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Massachusetts Voters Reform Marijuana Laws Again – What Happens Now?

We have previously covered on the blog the implications of Massachusetts initiatives regarding marijuana and the interaction between Federal and state drug laws. In 2008, voters decriminalized the possession of an ounce of marijuana under state law. In 2013, voters set up a system for the medical use of marijuana in Massachusetts. Possession, distribution, or use of marijuana in any form remains illegal under Federal law, and the Federal Drug Enforcement Administration recently reaffirmed the placement of marijuana on Schedule I, meaning that it has “no currently accepted medical use,” a “high potential for abuse,” and a “lack of accepted safety for [its] use.” However, in 2014 Congress enacted into law an Obama administration policy permitting states to implement medical marijuana laws, giving a subtle positive signal at least for medicinal use of marijuana.

This week, Massachusetts voters again gave the green light to marijuana reform in the form of Question 4. Question 4 is long and complex, but we can summarize some of its most important provisions. Under Question 4, starting on December 15, 2016, it will no longer be illegal under Massachusetts state law for anyone 21 years old or older to possess an ounce or less of marijuana, or up to 5 grams of marijuana concentrate. Within one’s own home, an adult over 21 is permitted to possess up to 10 ounces of marijuana, grow up to 6 marijuana plants (up to a total of 12 plants at a time for two or more people), and possess any marijuana grown on the premises. Individuals committing these acts are protected against any criminal or civil penalties under state law; by contrast under current state law possession of marijuana without appropriate medical documentation is at least a civil infraction with a $100 fine, and cultivation or possession of more than an ounce is criminal.

These reforms are not unlimited. It is still a criminal offense, for the time being, to sell marijuana (except for medical dispensaries under the medical marijuana law); it will remain a crime to drive or to operate a boat or other vehicle under the influence of marijuana; and it will be a civil infraction to use marijuana in public. The state is supposed to roll out a regulatory scheme run by a Cannabis Control Commission in 2017, start accepting applications for marijuana sellers by October 2017, and start permitting licensed sales by January 1, 2018, on which a 3.75% tax would be imposed. Cities and towns will have some authority to permit or restrict marijuana use or sale in certain areas, and to place an additional local sales tax on marijuana transactions.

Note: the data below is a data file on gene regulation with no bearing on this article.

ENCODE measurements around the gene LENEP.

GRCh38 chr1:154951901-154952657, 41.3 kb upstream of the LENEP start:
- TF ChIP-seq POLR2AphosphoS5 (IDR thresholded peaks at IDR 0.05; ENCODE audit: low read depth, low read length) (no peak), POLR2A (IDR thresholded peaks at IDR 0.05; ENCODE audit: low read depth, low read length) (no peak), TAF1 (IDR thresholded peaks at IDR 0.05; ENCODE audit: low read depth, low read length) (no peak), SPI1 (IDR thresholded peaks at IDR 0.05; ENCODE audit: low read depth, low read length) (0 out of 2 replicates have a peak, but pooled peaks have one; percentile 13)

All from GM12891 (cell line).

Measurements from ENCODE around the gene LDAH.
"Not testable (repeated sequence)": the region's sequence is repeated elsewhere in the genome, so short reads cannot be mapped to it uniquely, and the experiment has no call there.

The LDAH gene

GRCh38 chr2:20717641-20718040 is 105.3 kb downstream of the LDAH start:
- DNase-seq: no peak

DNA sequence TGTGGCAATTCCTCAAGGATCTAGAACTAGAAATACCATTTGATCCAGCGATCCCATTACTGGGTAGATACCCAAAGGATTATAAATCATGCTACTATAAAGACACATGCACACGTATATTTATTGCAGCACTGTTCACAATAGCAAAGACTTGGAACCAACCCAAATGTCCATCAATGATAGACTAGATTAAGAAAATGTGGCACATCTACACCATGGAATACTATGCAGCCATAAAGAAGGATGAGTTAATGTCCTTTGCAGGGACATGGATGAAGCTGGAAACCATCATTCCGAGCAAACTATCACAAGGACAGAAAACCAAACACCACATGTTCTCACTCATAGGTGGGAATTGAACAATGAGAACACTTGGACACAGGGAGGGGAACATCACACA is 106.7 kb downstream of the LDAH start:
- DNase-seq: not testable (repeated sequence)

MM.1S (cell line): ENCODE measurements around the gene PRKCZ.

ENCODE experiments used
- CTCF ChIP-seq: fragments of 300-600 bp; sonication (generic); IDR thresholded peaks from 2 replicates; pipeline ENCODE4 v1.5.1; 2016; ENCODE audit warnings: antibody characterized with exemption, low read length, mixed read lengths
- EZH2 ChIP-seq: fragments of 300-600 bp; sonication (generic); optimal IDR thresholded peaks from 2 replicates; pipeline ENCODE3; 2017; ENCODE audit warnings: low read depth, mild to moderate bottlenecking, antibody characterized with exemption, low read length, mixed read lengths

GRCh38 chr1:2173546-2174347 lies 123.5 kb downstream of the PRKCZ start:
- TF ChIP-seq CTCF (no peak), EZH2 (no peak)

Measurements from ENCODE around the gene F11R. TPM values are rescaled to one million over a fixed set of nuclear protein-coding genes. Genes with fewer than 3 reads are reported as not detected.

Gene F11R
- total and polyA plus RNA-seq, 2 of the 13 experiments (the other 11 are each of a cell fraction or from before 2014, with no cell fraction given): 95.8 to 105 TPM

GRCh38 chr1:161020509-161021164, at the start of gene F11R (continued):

One interesting provision of Question 4 explicitly permits “giving away or otherwise transferring without remuneration up to 1 ounce of marijuana, except that not more than 5 grams of marijuana may be in the form of marijuana concentrate, to a person 21 years of age or older, as long as the transfer is not advertised or promoted to the public.” In other words, while selling marijuana outside the licensing scheme will still be a crime, sharing or giving marijuana away for free will not. That is a significant change in the law because the Supreme Judicial Court held in the 2012 case of Commonwealth v. Keefner that the felony offense of distributing marijuana applied even to non-criminal amounts of marijuana and even when no money changed hands, although it later clarified that sharing marijuana socially does not qualify as “distribution.” Whereas prosecutors commonly charge individuals with possession of marijuana with intent to distribute based on the amount of marijuana in their possession, how it is packaged, and other factors, it may now become a defense to such a charge that the defendant intended to give the marijuana away rather than sell it.

Question 4 is complex and much remains to be decided by state agencies, the courts, and perhaps legislators (who, while accepting the voters’ will, have suggested that they may try to “improve” or tweak the details), but the implications for marijuana use and prosecutions will likely be far-reaching. Of course, one major unknown will be the new Federal Administration’s policy towards recreational marijuana use. The Obama Administration has largely watched warily in states like Colorado and Washington, but the addition of several new states like Massachusetts and especially California, coupled with the change in power in the White House, leaves a lot of uncertainty as to whether Federal authorities will fire up more active enforcement of Federal criminal drug laws in states that have legalized marijuana.

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